Let's be clear on something... (Below threshold)
mcg:

Let's be clear on something: the paper was accepted without being read, and the acceptance letter says exactly that. To wit:

On behalf of the Organizing Committee, we would like to inform you that, up to the present, we have not received any reviews yet for you paper entitled: "Rooter: A Methodology for the Typical Unification of Access Points and Redundancy". So, your paper has been accepted, as a non-reviewed paper, for presentation at the 9th World Multiconference on Systemics, Cybernetics and Informatics (WMSCI 2005) to be held in Orlando, USA, on July 10-13, 2005. We will inform you about the conference program, including your presentation, once the timetable is finalized.

So this is not as bad as it might be had it been actually reviewed.

Actually, the e-mail says t... (Below threshold)
Steve L.:

Actually, the e-mail says that no one commented on it. When you look at some of the other documents, it appears that it did go out for review. In fact, when you read further into the events around it, it is clear that at least two people did pick up that it was gibberish and say something to the conference.

From the "Callaos" Letter:<... (Below threshold)
Steve L.:

From the "Callaos" Letter:

"We expressed clearly that by the acceptance deadline we had a small percentage of papers for which we received no feedback from reviewers, in spite of the fact that the submitted papers wwere sent to at least three reviewers."

Either the reviewer belw off the papers or didn't realize they were bogus.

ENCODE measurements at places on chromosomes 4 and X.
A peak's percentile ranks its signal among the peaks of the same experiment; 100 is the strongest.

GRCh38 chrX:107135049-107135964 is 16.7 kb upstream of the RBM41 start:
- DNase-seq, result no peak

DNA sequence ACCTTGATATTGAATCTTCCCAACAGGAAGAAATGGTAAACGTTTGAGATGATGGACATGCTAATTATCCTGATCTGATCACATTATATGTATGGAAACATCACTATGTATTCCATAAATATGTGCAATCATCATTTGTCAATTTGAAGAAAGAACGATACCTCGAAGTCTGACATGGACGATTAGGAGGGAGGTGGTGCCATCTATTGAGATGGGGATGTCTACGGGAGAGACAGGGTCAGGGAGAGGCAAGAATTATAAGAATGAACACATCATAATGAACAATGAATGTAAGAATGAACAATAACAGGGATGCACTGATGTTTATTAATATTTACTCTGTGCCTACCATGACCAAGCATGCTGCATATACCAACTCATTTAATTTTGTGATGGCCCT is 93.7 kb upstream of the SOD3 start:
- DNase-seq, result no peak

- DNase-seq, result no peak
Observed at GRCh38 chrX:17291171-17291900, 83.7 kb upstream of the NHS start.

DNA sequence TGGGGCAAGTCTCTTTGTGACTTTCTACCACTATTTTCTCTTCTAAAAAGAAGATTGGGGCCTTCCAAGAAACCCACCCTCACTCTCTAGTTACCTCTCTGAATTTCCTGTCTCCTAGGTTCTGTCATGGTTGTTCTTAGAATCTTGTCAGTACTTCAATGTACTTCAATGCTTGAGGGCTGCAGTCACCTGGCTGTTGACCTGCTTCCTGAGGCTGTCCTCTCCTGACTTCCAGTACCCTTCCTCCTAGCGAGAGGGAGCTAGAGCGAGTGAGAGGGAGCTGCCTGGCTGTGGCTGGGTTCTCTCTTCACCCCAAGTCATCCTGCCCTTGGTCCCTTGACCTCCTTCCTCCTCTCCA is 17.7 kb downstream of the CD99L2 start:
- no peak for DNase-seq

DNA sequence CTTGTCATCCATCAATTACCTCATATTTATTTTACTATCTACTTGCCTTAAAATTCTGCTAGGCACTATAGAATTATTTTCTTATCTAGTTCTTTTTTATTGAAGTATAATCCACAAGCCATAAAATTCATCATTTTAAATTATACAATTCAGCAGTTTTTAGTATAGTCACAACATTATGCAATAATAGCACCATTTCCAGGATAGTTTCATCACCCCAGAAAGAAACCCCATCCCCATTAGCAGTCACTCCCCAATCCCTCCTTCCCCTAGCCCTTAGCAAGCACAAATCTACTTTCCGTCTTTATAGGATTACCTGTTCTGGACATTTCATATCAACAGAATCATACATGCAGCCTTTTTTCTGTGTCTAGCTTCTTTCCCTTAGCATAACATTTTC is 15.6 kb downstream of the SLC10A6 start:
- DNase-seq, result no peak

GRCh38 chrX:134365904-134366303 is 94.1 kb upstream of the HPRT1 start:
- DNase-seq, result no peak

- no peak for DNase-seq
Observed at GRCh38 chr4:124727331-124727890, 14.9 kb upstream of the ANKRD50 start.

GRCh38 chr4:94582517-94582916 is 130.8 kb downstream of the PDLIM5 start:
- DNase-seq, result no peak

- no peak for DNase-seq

I'm not sure if you're disa... (Below threshold)
mcg:

I'm not sure if you're disagreeing with me or not, Steve L. Yes, it seems people picked up on the problem after the paper was accepted, and after it was made public that the paper was a fake. The response from the conference's organizers did suggest that one of the reviewers figured things out; but again, this was obviously after the paper had been accepted under "non-reviewed" status.

I've looked at the original paper, and as someone with experience in academia who has reviewed papers for journals, I can totally imagine what happened. The fact is that few people like reviewing papers. So maybe the referees put the paper right on a stack and never got to it. Or maybe they tried to read the first couple of paragraphs, couldn't make heads or tails of it, and tossed it aside figuring that they'd sort it out later, and never got back to it.

I can tell you from personal experience that some technical papers take quite a bit of effort to actually digest. If I had trouble understanding what a paper was about right off the bat, I would not immediately assume it was randomly generated :( On the contrary I would assume that the authors were lousy writers, but I'd resign myself to having to redouble my efforts to figure out what they're trying to say. Not fun.

In fact, I personally feel that it is much more difficult to review a paper that deserves rejection, because frankly you really have to justify your decision. If you read a paper that's well done, and the results are sound, the review is short! But for a poor paper you have to figure out why it is bad.